The study demonstrated that its traditional use as a culinary spice in foods is beneficial and scientific in combating stress and related disorders.

6. Memory loss

There are several reasons why a person may lose their memory or even parts of it. Medical conditions such as seizures, epilepsy, bypass surgery, and depression can affect memory.

Other than that, forgetting can be a normal part of aging. The good news is that cumin can handle this condition. In one study, after 20 healthy men in their 50s took two 500 mg capsules of pure ground black seed powder every evening for 9 weeks.

By the end of the test, their test was significantly better on measures of memory, attention, and cognition than 20 of their placebo counterparts. Another study found that animals that received cumin extract had better and faster retrieval.

7. Anticancer properties

Almost everyone knows someone who has had cancer. The disease is characterized by abnormal cells that grow uncontrollably and destroy body tissues.

As the world continues to research and experiment on remedial measures, there have been backed claims that cumin has anti-cancer properties. In one study, mice fed cumin were protected from colon cancer.

The spice has detoxifying and chemopreventive properties. According to a different study conducted by the USA Cancer Research Laboratory, the active compound cumin aldehyde present in it aids helps slow down tumor growth.

Here are some other spices that you should take regularly – cloves, ginger, cinnamon, turmeric and garlic.

Cumin is a valued spice as it has many medical benefits, mainly for digestive conditions like colic, dyspepsia and flatulence. However, consuming cumin seed can have many side effects too, so consult your doctor before you use it for medical purposes.

cumin
cumin seeds

9 Side Effects Of Cumin Seeds

Like everything else, cumin seeds too come with its set of side effects. Here are a few of them:

1. Heartburn

It’s seeds are best known for their gas-soothing properties, but ironically, they can also cause one of the most common digestive issues, heartburn! The book “The Pocket Guide to Herbal Medicine” says that cumin seeds facilitate the expulsion of more gases in the digestive system.

2. Causes Allergy

Consuming it’s seeds can also cause skin rashes and allergic reactions. Therefore, people with sensitive skin should consume it’s seeds in small amounts, if necessary.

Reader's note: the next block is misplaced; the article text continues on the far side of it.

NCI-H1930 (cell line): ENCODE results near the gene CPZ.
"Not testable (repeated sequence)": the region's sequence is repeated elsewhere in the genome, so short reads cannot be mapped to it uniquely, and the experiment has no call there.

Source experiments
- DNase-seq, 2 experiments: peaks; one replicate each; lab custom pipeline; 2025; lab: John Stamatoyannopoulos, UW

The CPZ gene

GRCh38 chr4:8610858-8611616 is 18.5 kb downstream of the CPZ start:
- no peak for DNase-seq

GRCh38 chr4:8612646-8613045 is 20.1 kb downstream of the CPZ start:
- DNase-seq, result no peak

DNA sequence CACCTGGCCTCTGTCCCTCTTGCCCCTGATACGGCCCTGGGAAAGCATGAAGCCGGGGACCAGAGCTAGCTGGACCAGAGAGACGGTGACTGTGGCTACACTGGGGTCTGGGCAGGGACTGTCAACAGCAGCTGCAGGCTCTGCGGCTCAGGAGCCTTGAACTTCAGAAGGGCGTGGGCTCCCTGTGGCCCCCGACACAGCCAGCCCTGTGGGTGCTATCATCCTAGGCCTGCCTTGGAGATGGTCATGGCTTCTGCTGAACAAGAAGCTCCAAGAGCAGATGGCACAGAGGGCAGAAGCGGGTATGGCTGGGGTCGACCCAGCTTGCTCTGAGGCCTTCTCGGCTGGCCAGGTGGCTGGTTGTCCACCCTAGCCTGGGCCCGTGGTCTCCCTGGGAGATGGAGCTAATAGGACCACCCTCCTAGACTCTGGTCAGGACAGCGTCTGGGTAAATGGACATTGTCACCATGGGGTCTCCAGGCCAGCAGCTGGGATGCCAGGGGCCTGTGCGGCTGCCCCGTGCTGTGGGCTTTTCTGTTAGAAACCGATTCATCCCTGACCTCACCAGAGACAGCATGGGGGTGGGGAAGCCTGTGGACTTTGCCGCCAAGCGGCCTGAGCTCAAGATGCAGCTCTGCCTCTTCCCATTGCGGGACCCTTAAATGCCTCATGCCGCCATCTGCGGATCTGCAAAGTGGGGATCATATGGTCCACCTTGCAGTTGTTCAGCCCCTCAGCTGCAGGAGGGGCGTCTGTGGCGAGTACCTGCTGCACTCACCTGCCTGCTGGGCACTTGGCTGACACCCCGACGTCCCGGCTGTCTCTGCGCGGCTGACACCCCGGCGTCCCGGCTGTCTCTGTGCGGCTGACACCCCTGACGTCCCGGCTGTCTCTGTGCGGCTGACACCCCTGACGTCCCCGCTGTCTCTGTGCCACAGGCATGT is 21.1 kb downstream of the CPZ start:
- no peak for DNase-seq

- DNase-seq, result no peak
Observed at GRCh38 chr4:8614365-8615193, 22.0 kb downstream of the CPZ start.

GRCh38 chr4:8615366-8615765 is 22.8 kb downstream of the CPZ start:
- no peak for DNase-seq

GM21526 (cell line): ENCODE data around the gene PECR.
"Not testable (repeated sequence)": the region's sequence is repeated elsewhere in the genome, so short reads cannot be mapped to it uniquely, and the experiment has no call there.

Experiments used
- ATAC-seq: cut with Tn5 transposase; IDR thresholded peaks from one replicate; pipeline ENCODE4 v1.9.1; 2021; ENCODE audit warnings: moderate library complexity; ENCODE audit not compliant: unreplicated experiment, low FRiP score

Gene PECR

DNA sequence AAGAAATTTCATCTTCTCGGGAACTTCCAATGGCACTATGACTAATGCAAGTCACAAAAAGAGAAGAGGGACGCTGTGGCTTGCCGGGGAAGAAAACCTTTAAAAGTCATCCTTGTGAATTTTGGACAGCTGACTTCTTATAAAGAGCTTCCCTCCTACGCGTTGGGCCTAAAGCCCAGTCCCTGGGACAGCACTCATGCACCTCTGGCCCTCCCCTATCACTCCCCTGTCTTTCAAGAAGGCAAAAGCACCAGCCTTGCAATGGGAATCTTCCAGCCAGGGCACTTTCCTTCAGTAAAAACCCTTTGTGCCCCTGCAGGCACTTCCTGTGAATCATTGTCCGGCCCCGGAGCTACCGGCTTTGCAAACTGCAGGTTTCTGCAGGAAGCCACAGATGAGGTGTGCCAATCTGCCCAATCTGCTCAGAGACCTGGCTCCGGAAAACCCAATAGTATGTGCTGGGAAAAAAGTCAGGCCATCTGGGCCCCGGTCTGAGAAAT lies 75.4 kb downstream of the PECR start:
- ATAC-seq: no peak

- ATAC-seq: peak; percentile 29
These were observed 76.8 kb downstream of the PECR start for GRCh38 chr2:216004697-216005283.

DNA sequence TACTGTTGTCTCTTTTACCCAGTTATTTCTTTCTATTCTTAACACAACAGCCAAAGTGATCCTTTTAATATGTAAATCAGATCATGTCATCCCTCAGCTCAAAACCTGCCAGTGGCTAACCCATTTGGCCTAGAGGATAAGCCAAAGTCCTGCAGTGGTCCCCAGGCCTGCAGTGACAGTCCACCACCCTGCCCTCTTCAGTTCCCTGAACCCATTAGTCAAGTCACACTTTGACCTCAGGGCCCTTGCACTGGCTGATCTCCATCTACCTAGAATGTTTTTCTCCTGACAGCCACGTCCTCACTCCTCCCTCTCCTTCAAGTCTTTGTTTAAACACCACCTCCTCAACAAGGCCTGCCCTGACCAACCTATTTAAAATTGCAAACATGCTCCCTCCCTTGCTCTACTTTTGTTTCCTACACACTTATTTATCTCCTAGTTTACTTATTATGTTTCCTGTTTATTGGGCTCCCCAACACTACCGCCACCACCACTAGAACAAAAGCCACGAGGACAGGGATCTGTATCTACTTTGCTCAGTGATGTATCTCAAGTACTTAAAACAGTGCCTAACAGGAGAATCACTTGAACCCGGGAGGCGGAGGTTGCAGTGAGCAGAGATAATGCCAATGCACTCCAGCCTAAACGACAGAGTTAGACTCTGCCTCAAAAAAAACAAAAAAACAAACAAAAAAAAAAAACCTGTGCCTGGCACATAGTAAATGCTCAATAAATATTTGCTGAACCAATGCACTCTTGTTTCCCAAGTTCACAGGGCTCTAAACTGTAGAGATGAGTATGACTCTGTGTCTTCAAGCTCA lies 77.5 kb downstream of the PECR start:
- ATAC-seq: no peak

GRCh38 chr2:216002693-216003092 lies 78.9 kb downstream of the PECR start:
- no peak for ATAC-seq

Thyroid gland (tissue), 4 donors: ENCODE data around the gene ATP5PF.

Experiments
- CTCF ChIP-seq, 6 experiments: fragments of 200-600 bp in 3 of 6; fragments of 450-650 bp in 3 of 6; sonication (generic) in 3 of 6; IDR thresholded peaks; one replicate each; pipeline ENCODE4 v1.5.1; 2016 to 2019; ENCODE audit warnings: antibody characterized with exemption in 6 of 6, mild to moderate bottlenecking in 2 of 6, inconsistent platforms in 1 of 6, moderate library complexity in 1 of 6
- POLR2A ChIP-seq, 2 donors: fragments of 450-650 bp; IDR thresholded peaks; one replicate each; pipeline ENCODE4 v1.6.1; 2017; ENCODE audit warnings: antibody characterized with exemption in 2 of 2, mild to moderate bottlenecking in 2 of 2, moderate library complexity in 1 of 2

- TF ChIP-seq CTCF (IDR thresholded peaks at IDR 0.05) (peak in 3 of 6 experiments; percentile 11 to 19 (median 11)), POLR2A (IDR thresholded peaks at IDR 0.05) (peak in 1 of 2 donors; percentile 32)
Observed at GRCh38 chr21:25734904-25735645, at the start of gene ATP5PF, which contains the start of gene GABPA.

Do not worry! A jar of it’s seeds is safe! Only when consumed in excessive quantities does cumin seeds lead to more serious side effects. So keep enjoying your favorite kitchen spices!

3. Low Blood Sugar Level

Consuming it’s seeds in large quantities can lower the blood sugar level in the body. It is important to remember this point if you are heading for surgery in the near future.

During surgery it is necessary to maintain the level of sugar in the blood. Therefore, your doctor may advise you to stop taking it’s seeds at least two weeks before the surgery as the blood sugar level must be controlled during and after the surgery.

4. Not Good For Diabetics

cumin

Diabetics need to control their blood sugar level. Their blood sugar level needs to be normal for them to stay healthy. Fluctuation in blood sugar levels is a dire affair for most diabetics.

As mentioned before, it’s seeds may lower the blood sugar level quickly and can cause the blood sugar level to drop too low. Therefore, diabetics should avoid eating cumin seeds, and if they must eat them, moderation is key.

5. Heavy Menstrual Cycle

it’s seeds may lead to heavy bleeding during menstruation. If cumin seeds are consumed in large amounts, then you can blame your heavier than usual periods on them!

6. Narcotic Effects

Cumin seeds have narcotic properties. It’s seeds should be consumed with caution as they can become addictive. Other side effects of cumin seeds are mental cloudiness, drowsiness, and nausea.

7. Abortifacient Effects

Cumin seeds may have an abortifacient effect on pregnant women. This means that eating large amounts of cumin seeds can lead to miscarriage or stimulate premature labour.

8. Liver Damage

The oil in it’s seeds is highly volatile and can cause liver and kidney damage if one eats cumin seeds in large quantities for an extended period of time. Cumin oil is used for animals to prevent or relieve muscle spasms.

9. Belching

The repellent effect of it’s seeds may also cause excessive belching.

Sometimes a burping is referred to as a tearing or burping, which involves excessive bloating and gas from the intestines and stomach escaping through the mouth.

Burping sometimes has a foul smell and a characteristic sound. Although it’s not a problem in its truest sense, burping can definitely lead to embarrassment!

whole cumin
whole cumin